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The Best Dividend Stocks to Buy This Month

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It is earnings season, and it already appears to be a pretty strong one with several bellwether banks posting better-than-anticipated numbers. Earnings season is also a time to watch for companies to declare dividends for the upcoming quarter.

Here are three companies that recently raised their dividends and have stocks that look like good buys this month.

JPMorgan Chase

JPMorgan Chase & Co (NYSE:JPM) is one of the best dividend stocks you can buy, and it just got a little better. In September, the nation’s largest bank raised its dividend from $1 to $1.05 per share — a 5% increase. This is the 13th straight year the firm has boosted its annual dividend payout.

Several factors make JPMorgan Chase a particularly reliable dividend stock. For starters, it has an excellent dividend yield of 2.9%, which is higher than the 1.57% average dividend yield on the S&P 500. More importantly, it has what CEO Jamie Dimon describes as a fortress balance sheet, which allows it to consistently fund its dividend and navigate difficult markets better than its competitors.

The bank had a blowout third quarter, beating earnings estimates and posting a 22% year-over-year increase in revenue to $41.7 billion and a 35% jump in net income to $13.2 billion. It also lowered its efficiency, or overhead, ratio to 55%, from 59% a year ago in the third quarter, and raised its common equity tier 1 (CET1) ratio to 14.3% from 12.5% a year ago.

The CET1 is a measure of a bank’s liquidity. The fact that JPMorgan’s CET1 is way above the regulatory minimum is another good sign that it can keep funding its dividend. A low 24% dividend payout ratio, which measures the percentage of a firm’s earnings paid out to shareholders in the form of dividends, is also a good sign.


McDonald’s Corp (NYSE:MCD) has been another reliable dividend stock over the years, and it just raised its payout again earlier this month. The fast-food chain declared a quarterly dividend of $1.67 per share for the fourth quarter, which is a 10% increase over the previous quarter. It also has a solid, above-average yield of 2.6% with a payout ratio of about 54%.

McDonald’s is a company that has long been dedicated to increasing its dividend, as it has done so for 47 consecutive years. There are only about 50 stocks that have longer streaks, and when McDonald’s hits 50 years, it will join the illustrious group of Dividend Kings.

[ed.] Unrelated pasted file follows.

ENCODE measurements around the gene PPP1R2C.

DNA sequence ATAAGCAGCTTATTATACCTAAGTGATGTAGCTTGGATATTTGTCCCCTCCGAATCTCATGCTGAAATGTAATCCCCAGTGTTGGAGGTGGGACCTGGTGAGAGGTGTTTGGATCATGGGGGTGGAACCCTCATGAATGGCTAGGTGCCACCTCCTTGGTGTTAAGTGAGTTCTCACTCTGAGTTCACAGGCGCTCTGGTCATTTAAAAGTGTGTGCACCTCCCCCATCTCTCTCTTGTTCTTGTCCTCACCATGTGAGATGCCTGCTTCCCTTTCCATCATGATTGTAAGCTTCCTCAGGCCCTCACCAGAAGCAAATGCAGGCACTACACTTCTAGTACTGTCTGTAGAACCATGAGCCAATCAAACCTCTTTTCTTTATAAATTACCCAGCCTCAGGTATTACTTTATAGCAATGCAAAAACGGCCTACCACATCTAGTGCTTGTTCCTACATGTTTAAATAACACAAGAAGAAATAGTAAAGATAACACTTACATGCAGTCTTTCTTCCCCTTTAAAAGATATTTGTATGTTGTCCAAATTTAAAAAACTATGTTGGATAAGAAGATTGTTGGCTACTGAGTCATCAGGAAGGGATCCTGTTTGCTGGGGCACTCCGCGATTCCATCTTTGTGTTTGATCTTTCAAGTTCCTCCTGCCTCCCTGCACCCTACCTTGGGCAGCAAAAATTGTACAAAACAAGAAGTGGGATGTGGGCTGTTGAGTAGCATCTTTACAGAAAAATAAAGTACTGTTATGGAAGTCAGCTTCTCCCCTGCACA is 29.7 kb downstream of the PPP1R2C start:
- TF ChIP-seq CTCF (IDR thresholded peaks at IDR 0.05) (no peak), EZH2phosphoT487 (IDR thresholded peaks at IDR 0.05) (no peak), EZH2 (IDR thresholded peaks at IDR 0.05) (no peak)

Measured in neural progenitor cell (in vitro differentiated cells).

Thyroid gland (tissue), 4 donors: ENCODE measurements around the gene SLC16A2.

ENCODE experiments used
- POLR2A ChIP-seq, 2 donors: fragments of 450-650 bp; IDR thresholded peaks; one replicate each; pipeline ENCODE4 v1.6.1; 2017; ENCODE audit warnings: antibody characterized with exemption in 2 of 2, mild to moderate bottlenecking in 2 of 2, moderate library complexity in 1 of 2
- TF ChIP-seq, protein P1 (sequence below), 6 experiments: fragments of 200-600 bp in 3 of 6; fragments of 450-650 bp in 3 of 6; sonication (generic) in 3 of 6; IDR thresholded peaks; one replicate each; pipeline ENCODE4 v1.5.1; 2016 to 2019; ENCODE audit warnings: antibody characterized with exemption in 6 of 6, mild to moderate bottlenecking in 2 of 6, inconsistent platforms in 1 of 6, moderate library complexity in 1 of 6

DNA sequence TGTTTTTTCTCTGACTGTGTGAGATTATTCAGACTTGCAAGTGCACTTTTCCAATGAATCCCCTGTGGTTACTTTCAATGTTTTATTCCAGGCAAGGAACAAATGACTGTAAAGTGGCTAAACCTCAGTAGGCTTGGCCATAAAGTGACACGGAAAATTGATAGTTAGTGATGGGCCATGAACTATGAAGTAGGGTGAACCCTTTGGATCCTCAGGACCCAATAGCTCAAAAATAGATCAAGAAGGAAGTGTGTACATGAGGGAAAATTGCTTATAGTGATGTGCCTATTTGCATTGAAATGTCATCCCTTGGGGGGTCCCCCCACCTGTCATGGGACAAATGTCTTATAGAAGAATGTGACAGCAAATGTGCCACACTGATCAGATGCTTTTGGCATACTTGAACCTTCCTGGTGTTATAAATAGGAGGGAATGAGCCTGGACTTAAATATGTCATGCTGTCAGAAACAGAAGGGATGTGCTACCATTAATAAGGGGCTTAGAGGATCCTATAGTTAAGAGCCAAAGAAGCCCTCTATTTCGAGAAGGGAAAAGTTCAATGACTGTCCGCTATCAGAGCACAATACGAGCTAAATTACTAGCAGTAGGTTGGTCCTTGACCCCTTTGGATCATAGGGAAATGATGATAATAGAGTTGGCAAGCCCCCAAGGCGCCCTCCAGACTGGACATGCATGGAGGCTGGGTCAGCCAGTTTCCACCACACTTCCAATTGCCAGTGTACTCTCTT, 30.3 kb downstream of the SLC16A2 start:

The company said the latest dividend increase reflects its confidence in its “Accelerating the Arches” growth strategy, a recent initiative focused on driving long-term growth for shareholders. That strategy led to an increase in global comparable sales growth of 11.7% in the second quarter, led by strong international growth. Revenue spiked 14% year over year while net income surged 94% in the quarter.

Third-quarter earnings are scheduled to be released on Oct. 30, but analysts are bullish on the stock, with a consensus price target that’s 28% over the current price of $262 per share.


Most people wouldn’t consider the technology giant Microsoft Corp (NASDAQ:MSFT) a dividend stock, but it has been remarkably consistent over the years in boosting its payout. In September, the company increased its dividend by 10% to 75 cents per share, marking the 18th consecutive year that it has boosted its annual dividend payout. Over the past five years, Microsoft has averaged a 10% dividend increase per year.

Microsoft has a low yield of 0.91%, which is below the average on the S&P 500. However, its benefits as a dividend stock go beyond the payout. As noted, it has regularly and reliably increased its dividend over the past two decades and has a low and manageable payout ratio of 27%.

More importantly, with Microsoft, you are investing in one of the largest companies in the world by market capitalization — and one that has consistently delivered an average annualized return of 25.3% over the past 10 years as of Oct. 19.

If you had reinvested the company’s dividend into its stock, you would’ve seen a 27.4% annualized return over that same period. When you add that type of capital appreciation to the dividend, it makes it a compelling buy.

Disclaimer: All investments involve risk. In no way should this article be taken as investment advice or constitute responsibility for investment gains or losses. The information in this report should not be relied upon for investment decisions. All investors must conduct their own due diligence and consult their own investment advisors in making trading decisions.

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